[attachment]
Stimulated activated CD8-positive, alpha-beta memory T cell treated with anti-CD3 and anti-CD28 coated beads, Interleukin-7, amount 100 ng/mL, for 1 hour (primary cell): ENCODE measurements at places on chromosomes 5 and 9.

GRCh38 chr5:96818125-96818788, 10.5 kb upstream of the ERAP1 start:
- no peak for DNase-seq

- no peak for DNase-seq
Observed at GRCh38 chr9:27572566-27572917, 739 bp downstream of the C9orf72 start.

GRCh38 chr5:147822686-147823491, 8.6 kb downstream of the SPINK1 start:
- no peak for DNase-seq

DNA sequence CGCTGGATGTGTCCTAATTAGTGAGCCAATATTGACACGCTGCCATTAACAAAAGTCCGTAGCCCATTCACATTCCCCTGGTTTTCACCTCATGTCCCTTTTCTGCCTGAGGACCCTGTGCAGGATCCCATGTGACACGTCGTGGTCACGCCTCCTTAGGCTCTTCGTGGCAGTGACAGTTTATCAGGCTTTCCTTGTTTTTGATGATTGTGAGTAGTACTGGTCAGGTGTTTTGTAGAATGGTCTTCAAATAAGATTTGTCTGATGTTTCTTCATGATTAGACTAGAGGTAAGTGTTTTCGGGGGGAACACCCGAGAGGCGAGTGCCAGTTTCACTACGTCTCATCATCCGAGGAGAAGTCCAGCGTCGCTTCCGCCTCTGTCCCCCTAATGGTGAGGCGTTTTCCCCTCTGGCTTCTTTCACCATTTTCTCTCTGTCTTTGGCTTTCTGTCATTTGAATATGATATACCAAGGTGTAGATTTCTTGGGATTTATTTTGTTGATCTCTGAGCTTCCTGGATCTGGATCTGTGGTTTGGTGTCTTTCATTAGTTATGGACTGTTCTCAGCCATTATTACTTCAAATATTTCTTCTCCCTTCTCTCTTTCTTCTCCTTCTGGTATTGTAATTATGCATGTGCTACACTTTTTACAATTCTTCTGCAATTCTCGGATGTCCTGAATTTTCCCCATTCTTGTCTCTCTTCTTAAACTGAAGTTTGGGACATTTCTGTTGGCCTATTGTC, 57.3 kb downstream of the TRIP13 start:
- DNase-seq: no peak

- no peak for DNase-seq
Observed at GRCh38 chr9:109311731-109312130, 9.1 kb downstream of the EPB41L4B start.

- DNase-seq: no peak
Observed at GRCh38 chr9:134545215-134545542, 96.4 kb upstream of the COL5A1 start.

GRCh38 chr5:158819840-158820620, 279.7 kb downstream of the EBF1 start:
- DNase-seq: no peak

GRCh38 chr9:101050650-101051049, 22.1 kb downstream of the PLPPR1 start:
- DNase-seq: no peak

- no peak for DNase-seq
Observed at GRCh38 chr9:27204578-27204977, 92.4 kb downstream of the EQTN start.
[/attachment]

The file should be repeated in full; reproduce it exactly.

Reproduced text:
Stimulated activated CD8-positive, alpha-beta memory T cell treated with anti-CD3 and anti-CD28 coated beads, Interleukin-7, amount 100 ng/mL, for 1 hour (primary cell): ENCODE measurements at places on chromosomes 5 and 9.

GRCh38 chr5:96818125-96818788, 10.5 kb upstream of the ERAP1 start:
- no peak for DNase-seq

- no peak for DNase-seq
Observed at GRCh38 chr9:27572566-27572917, 739 bp downstream of the C9orf72 start.

GRCh38 chr5:147822686-147823491, 8.6 kb downstream of the SPINK1 start:
- no peak for DNase-seq

DNA sequence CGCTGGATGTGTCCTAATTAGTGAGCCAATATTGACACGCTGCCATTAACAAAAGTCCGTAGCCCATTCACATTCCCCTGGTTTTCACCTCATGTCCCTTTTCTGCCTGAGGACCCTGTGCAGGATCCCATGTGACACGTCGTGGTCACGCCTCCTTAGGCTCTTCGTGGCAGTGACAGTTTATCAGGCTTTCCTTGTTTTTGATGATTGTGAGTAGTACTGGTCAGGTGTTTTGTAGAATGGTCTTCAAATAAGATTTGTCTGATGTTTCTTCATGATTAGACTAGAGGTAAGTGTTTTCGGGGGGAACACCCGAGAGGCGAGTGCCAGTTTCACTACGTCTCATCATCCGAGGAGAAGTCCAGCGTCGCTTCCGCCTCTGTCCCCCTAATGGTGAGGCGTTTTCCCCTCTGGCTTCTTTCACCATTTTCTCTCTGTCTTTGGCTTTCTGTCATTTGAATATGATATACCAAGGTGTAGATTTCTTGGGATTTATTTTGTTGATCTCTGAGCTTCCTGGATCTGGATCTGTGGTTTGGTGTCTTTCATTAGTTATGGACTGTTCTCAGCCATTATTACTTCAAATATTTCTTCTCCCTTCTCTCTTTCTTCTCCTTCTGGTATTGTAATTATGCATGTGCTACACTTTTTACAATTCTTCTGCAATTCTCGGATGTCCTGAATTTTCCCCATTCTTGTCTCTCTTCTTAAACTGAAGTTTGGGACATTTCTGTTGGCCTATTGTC, 57.3 kb downstream of the TRIP13 start:
- DNase-seq: no peak

- no peak for DNase-seq
Observed at GRCh38 chr9:109311731-109312130, 9.1 kb downstream of the EPB41L4B start.

- DNase-seq: no peak
Observed at GRCh38 chr9:134545215-134545542, 96.4 kb upstream of the COL5A1 start.

GRCh38 chr5:158819840-158820620, 279.7 kb downstream of the EBF1 start:
- DNase-seq: no peak

GRCh38 chr9:101050650-101051049, 22.1 kb downstream of the PLPPR1 start:
- DNase-seq: no peak

- no peak for DNase-seq
Observed at GRCh38 chr9:27204578-27204977, 92.4 kb downstream of the EQTN start.